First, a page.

The capital city of Bangladesh offers a unique metropolitan experience, with remnants of its royal and medieval history existing alongside modern urban infrastructure. Dhaka was one of the urban settlements of the first millennium, populated since the 17th century as it was one of the commercial centers and also the capital of the Mughal Empire in South Asia. Now, with its social and economic diversity, it is seen as a megacity and is listed as a beta-global city by the Globalization and World Cities Research Network. In this installment of Around the World in Analogue, photographer Alfonso Aguilar walks us through the life and locality in Dhaka, through his words and pictures.
The trip to Dhaka was quite a journey. We flew from Los Angeles to Dubai and that was a 15-hour flight, then had a 4-hour layover to continue our second leg from Dubai to Dhaka for 4 hours and 40 minutes. Bangladesh is a country that does not have a lot of tourism from western countries so arriving in Dhaka and getting past customs with 10+ pelican cases with camera gear was also time-consuming. After our touchdown, it took us two hours to wheel our cases out of the airport
We went to Dhaka to shoot the first part of a documentary on how new technology is improving world health. This technology is a cloud-based platform that allows users (bio-chemists) to perform analysis without the need for a significant on-premise computational infrastructure, amplifying scientists abilities to detect infectious diseases outbreaks around the world.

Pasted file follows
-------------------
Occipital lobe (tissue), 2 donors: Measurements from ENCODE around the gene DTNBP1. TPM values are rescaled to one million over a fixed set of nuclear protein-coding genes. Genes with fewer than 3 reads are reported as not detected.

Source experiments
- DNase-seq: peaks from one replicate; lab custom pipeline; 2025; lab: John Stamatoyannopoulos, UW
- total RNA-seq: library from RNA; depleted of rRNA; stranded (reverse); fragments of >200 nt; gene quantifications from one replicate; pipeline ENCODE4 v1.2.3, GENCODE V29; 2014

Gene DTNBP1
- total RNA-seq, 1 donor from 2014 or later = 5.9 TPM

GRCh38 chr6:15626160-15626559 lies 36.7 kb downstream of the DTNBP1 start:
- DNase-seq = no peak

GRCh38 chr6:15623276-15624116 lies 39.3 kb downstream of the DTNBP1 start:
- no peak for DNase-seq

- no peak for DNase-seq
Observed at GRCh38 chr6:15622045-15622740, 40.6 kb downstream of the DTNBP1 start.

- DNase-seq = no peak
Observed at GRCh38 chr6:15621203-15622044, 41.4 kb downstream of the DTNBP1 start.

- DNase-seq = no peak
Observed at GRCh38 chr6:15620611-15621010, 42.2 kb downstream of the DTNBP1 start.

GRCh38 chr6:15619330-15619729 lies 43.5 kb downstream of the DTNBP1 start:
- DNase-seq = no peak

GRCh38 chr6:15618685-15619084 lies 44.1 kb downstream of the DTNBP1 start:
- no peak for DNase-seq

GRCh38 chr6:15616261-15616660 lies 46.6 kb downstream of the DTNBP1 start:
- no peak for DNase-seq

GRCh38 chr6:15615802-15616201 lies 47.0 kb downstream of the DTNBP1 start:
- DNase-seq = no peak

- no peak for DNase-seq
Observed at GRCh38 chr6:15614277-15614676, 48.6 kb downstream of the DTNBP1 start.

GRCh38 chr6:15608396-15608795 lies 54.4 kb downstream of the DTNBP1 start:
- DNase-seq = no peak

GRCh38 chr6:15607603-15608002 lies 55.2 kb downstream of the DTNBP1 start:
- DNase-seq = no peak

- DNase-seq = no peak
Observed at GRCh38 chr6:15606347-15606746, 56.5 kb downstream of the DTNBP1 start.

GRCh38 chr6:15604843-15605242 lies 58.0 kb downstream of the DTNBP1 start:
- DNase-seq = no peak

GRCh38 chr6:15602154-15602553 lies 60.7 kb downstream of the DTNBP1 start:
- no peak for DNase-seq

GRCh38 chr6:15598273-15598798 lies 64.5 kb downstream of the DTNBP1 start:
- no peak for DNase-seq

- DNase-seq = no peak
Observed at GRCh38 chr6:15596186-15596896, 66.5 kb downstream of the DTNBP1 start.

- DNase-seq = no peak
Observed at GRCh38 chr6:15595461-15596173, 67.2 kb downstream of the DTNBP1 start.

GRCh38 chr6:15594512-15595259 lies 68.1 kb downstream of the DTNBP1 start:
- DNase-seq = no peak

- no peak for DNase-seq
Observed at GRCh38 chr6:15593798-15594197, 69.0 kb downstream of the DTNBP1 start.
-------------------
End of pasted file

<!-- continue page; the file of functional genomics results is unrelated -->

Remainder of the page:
I did get to see quite a bit fo Dhaka and its outskirts. Dhaka is in the top 3 most densely populated cities in the world so moving around was sometimes a challenge, especially during Ramadan. There was a day when we spent 2 hours stuck in traffic to travel less than 4 km! Aside from that, the people in Bangladesh are quite amazing and extremely friendly and curious. Especially when they see a full crew of westerners with cameras running in town they looked at and approached us with surprising curiosity.
The most remarkable thing about the trip is the contrast between the cityscape and how people dress. The city scenery and buildings have a very dull color palette, mainly gray and a dark brown color from old bricks. This contrasted immensely with how people dress in beautiful super vivid and saturated clothes. It felt like people there express much of their inner energy through the colors of their outfits.
One of the photos that impressed me the most is from a young male on his motorcycle in an alley looking up at someone in a building. I have several reasons for that photo to be one of my favorites. First of all, the photo is marked as shot number 00 so that means that I loaded the roll perfectly and had 38 exposures out of that one, starting at 00, 0 and 1 through 36.
This is a gamble because if I don’t load the film perfectly I will flash those frames and sometimes I don't get anything on them or I get half a frame properly exposed. So having a film roll perfectly loaded and that first frame in sharp focus was an amazing surprise for me. It also happened right before breaking fast so he was stood there only for a few seconds.
Overall, the people in Bangladesh amazed me. Seeing people living in conditions so different is always an amazing experience. Everyone was so friendly and opened to being in front of the camera and the hospitality of our hosts was also amazing.
I did try some local dishes, my favorite was all the deserts they made with jack fruit. I have experience jack fruit before but mostly as a meat substitute. As for dessert, it was a super sweet and unique texture. Almost like tasting cotton candy bubble gum which I have not tasted!
Since Bangladesh does not receive a lot of western tourism, my tip to someone who wants to travel there is to make an extremely thorough research on the places they want to visit and find beforehand how to move around the city. It is extremely necessary to have a guide or know someone who knows how to move around the city and the country in general.
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